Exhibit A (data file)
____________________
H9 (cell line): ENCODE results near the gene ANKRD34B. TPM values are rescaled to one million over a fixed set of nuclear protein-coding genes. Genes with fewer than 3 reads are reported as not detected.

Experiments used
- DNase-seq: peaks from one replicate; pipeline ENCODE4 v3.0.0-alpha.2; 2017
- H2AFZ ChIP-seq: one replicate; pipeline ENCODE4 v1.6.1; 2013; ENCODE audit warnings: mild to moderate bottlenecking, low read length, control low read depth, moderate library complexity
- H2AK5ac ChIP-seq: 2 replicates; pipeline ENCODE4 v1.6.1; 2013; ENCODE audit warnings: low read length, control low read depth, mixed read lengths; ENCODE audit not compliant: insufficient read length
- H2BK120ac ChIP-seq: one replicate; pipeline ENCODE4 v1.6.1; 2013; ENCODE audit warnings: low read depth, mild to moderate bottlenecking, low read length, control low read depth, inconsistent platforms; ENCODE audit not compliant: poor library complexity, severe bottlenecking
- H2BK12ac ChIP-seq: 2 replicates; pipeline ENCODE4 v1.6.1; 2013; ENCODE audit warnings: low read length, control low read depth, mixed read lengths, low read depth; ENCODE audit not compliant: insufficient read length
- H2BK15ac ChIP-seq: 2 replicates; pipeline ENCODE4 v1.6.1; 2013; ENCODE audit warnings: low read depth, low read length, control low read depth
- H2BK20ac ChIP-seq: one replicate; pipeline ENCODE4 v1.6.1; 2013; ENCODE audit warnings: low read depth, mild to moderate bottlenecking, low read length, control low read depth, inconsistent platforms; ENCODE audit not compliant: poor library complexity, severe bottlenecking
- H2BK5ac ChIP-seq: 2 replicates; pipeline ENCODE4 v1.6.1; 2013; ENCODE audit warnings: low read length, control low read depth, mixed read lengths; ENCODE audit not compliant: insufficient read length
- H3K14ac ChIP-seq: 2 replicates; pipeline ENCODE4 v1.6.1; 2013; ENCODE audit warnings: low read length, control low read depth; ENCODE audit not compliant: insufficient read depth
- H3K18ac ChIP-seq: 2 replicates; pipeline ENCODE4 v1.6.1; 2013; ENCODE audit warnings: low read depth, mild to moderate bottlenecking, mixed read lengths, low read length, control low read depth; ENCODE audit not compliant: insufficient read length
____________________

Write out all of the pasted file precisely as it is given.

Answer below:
H9 (cell line): ENCODE results near the gene ANKRD34B. TPM values are rescaled to one million over a fixed set of nuclear protein-coding genes. Genes with fewer than 3 reads are reported as not detected.

Experiments used
- DNase-seq: peaks from one replicate; pipeline ENCODE4 v3.0.0-alpha.2; 2017
- H2AFZ ChIP-seq: one replicate; pipeline ENCODE4 v1.6.1; 2013; ENCODE audit warnings: mild to moderate bottlenecking, low read length, control low read depth, moderate library complexity
- H2AK5ac ChIP-seq: 2 replicates; pipeline ENCODE4 v1.6.1; 2013; ENCODE audit warnings: low read length, control low read depth, mixed read lengths; ENCODE audit not compliant: insufficient read length
- H2BK120ac ChIP-seq: one replicate; pipeline ENCODE4 v1.6.1; 2013; ENCODE audit warnings: low read depth, mild to moderate bottlenecking, low read length, control low read depth, inconsistent platforms; ENCODE audit not compliant: poor library complexity, severe bottlenecking
- H2BK12ac ChIP-seq: 2 replicates; pipeline ENCODE4 v1.6.1; 2013; ENCODE audit warnings: low read length, control low read depth, mixed read lengths, low read depth; ENCODE audit not compliant: insufficient read length
- H2BK15ac ChIP-seq: 2 replicates; pipeline ENCODE4 v1.6.1; 2013; ENCODE audit warnings: low read depth, low read length, control low read depth
- H2BK20ac ChIP-seq: one replicate; pipeline ENCODE4 v1.6.1; 2013; ENCODE audit warnings: low read depth, mild to moderate bottlenecking, low read length, control low read depth, inconsistent platforms; ENCODE audit not compliant: poor library complexity, severe bottlenecking
- H2BK5ac ChIP-seq: 2 replicates; pipeline ENCODE4 v1.6.1; 2013; ENCODE audit warnings: low read length, control low read depth, mixed read lengths; ENCODE audit not compliant: insufficient read length
- H3K14ac ChIP-seq: 2 replicates; pipeline ENCODE4 v1.6.1; 2013; ENCODE audit warnings: low read length, control low read depth; ENCODE audit not compliant: insufficient read depth
- H3K18ac ChIP-seq: 2 replicates; pipeline ENCODE4 v1.6.1; 2013; ENCODE audit warnings: low read depth, mild to moderate bottlenecking, mixed read lengths, low read length, control low read depth; ENCODE audit not compliant: insufficient read length